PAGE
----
Paul Greenberg

Then came October 29, 1929. Black Tuesday. Looking back, Robert E. Levy would recall walking from the brokerage house on Wall Street all the way up Broadway to his boarding house, watching the crowds of desperate depositors form at every bank he passed. The great bank run was on.

What he remembered most about that day was the taste of strawberries. Still a Texas boy, he'd stop and buy a handful at every fruit stand he passed, and keep walking through the panic. (The apple stands of the Great Depression would come only later, manned by former bankers and stockjobbers.) By the time Robert E. Levy got uptown, a realization had formed: Texas was the place to be.

His friends urged him to stay. This was just a blip, they assured him. It would pass and the market would recover. It did -- in about 50 years. People forget now, but the Depression, The Depression, didn't come on all of a sudden, despite the drama of the Crash. It came in dips and dabs, ups and downs. The market actually showed signs of recovery for a time. This, too, would pass, said the wise old heads, older than they were wise. Why, prosperity was just around the corner. The president of the United States said so. (Sound familiar?)

All of which brings us back to Creditanstalt. A forgotten name today, it would make headlines all over Europe in May of 1931: Viennese Bank Fails/ Bank Runs Spread. The news didn't get much play here. That year's Banking Crisis was happening in far-away Europe. In a little country that didn't matter. It could never happen here.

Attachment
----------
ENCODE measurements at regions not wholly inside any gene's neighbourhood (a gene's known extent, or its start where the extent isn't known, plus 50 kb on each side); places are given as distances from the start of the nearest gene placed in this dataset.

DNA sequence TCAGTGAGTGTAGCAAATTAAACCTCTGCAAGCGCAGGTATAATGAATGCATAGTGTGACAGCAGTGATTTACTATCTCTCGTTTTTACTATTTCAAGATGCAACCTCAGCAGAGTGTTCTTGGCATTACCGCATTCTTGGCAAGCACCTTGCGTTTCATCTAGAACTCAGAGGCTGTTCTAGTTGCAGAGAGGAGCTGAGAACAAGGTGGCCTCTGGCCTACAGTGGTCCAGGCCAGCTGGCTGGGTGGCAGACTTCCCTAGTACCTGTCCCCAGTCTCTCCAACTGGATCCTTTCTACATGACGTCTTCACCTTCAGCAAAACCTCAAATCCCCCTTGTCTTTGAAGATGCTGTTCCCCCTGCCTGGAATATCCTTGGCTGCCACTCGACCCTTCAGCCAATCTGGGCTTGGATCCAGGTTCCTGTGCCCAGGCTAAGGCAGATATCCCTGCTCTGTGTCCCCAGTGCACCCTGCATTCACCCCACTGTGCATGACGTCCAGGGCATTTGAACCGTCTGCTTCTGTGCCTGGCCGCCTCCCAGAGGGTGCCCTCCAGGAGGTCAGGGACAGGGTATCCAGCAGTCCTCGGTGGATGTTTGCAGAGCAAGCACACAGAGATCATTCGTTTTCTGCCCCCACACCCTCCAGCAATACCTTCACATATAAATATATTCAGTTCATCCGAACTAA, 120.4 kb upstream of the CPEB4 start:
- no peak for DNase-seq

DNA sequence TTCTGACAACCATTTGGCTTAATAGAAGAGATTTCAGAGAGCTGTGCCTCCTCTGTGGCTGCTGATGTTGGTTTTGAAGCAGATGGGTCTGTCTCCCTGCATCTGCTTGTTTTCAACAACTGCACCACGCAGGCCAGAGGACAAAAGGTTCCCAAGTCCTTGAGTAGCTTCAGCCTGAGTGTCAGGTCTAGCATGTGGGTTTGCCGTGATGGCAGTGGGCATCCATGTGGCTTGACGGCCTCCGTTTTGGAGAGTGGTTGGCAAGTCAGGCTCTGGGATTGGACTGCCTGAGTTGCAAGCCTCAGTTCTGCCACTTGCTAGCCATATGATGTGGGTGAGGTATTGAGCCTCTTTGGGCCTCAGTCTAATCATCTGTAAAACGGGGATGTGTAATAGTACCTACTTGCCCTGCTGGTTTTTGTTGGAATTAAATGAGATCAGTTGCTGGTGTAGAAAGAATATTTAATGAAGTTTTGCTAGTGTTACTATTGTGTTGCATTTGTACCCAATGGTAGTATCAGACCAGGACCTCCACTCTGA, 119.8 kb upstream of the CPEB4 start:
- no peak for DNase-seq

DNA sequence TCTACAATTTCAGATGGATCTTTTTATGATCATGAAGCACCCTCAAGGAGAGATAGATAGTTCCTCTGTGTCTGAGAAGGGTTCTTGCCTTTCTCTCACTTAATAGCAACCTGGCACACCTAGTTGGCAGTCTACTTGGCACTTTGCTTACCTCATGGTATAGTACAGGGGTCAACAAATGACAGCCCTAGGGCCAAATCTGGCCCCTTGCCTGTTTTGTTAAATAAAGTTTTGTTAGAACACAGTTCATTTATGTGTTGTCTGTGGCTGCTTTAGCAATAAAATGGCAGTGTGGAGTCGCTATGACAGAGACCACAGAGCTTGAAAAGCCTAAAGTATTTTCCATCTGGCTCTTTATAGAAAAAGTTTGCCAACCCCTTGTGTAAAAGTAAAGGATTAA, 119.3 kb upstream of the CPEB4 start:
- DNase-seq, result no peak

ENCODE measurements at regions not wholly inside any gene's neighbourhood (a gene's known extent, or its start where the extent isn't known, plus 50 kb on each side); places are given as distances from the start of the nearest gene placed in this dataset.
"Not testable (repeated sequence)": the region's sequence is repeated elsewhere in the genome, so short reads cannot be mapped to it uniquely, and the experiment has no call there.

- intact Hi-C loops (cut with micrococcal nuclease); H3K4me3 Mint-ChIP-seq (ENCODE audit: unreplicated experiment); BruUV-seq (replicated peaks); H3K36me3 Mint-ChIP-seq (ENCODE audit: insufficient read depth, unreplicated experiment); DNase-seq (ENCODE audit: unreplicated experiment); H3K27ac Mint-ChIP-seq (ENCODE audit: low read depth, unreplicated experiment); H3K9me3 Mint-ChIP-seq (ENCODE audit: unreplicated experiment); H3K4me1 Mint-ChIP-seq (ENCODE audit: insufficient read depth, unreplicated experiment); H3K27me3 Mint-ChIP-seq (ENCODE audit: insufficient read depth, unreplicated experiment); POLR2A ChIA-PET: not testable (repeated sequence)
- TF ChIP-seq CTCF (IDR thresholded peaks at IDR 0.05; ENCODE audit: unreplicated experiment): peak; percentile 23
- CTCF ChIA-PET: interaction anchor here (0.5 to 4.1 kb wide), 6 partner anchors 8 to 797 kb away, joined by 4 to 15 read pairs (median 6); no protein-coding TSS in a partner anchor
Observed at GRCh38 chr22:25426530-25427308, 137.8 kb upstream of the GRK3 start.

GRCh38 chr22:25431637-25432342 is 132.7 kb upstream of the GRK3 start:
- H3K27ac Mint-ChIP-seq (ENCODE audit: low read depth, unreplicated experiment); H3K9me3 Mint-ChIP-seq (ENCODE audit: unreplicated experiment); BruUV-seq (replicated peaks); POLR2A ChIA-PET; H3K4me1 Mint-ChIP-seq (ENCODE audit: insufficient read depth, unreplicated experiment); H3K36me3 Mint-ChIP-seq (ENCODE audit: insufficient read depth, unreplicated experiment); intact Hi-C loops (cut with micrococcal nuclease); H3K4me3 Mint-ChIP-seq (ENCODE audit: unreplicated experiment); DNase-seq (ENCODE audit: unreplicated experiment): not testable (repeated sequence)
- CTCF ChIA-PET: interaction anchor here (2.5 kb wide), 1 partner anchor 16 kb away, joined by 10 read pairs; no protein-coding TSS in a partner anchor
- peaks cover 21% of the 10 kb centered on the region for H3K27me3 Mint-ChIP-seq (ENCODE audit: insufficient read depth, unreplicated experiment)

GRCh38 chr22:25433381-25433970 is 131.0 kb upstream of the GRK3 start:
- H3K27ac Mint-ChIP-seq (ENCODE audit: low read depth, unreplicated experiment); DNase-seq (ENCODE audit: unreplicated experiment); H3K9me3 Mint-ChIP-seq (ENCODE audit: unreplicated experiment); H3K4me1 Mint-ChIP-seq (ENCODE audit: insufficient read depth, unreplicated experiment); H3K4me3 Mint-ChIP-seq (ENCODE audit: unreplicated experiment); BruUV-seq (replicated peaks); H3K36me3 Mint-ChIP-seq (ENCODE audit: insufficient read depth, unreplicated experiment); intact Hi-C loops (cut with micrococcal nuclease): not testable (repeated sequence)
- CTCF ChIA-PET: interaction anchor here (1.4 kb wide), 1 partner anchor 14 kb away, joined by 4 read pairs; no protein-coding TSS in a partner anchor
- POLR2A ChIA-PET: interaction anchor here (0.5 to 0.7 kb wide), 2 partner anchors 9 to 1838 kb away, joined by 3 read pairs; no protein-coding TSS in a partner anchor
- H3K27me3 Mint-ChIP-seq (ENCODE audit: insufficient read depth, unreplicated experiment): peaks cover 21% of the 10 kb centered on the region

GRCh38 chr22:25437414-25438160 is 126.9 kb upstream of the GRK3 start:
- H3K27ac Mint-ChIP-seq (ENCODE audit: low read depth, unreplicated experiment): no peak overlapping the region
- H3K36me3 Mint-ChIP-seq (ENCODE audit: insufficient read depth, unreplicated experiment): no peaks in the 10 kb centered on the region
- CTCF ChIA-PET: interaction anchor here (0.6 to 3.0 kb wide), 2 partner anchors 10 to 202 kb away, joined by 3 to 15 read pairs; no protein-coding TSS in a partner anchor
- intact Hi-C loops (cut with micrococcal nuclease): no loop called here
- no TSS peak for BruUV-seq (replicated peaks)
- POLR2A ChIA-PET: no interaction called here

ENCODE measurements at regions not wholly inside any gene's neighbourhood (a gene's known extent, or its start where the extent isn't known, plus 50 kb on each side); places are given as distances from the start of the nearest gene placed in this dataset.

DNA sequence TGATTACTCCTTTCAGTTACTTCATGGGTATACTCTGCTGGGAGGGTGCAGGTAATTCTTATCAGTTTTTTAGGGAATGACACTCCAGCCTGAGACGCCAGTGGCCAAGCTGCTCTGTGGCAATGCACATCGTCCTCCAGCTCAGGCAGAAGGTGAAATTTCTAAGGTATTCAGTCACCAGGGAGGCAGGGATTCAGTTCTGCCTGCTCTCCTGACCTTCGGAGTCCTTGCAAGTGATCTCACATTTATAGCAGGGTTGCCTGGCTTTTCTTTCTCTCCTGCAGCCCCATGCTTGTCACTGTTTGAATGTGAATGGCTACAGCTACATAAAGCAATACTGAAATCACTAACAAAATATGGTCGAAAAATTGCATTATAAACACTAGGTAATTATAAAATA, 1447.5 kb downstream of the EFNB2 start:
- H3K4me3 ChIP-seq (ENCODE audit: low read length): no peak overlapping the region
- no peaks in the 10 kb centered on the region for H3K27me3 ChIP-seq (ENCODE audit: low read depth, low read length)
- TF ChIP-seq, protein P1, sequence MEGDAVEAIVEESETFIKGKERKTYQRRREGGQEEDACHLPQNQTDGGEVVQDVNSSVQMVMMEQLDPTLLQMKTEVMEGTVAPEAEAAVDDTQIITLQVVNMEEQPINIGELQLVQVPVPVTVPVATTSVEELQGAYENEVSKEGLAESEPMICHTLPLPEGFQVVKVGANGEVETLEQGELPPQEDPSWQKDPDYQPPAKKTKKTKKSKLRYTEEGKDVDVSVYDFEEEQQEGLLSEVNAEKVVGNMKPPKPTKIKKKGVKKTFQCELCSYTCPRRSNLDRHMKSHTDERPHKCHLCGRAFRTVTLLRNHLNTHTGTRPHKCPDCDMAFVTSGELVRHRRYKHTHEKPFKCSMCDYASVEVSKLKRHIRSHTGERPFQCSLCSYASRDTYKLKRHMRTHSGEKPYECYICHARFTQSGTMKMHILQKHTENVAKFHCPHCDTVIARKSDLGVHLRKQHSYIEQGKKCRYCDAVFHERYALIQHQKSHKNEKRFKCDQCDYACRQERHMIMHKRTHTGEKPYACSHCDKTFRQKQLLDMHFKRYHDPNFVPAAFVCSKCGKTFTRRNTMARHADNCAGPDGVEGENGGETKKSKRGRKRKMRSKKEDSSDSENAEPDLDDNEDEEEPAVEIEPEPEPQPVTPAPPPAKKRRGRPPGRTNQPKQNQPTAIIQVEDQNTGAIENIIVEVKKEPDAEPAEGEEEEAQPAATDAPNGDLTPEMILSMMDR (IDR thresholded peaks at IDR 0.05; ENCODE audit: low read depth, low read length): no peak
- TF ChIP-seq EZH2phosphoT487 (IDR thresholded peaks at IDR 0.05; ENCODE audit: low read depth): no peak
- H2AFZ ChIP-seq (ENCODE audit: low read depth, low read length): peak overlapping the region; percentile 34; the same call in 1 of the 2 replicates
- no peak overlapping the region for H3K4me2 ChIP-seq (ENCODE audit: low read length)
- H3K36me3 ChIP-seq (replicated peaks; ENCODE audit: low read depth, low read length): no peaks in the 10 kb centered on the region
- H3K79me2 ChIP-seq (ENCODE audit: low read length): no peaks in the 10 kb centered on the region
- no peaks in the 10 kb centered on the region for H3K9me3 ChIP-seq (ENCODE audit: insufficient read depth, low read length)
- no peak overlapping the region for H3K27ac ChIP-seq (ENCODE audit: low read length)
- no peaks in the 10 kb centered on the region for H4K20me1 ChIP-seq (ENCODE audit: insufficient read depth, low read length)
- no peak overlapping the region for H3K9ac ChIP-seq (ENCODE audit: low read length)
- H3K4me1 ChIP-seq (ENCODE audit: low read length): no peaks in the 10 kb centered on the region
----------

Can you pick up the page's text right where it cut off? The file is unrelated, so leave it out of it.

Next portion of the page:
Today the bank runs are forming on a little island in the Mediterranean far away from the banking centers of Europe. Be assured that the euro is ... sound as a dollar, as they used to say. Relax. Europe's bankers will muddle through as they always have, maybe with a little help from our own Ben Bernankes and Timothy Geithners. Not to mention Jamie Dimon of JPMorgan Chase and Whale Trades. All those fiscal savants. They know.

Compared to the assurances of sophisticated financiers like these, the simple words of an English housewife -- who somehow became the most successful British prime minister in recent times -- are now as forgotten as she is:

"The European single currency is bound to fail, economically, politically and indeed socially, though the timing, occasion and full consequences are all necessarily still unclear." --Margaret Thatcher.

Why? Because, not to put too fine a point on it, not everybody on that continent can live off the Germans, and the Germans themselves grow tired of supporting the rest of Europe.

Today's financial crisis in Europe may yet be papered over, just as the collapse of Creditanstalt was decades ago. But where will the next crack in the facade appear?

Today's little country that isn't supposed to matter, today's first shaking domino in a long row, is called Cyprus. Remember the name.

Paul Greenberg

Pulitzer Prize-winning Paul Greenberg, one of the most respected and honored commentators in America, is the editorial page editor of the Arkansas Democrat-Gazette.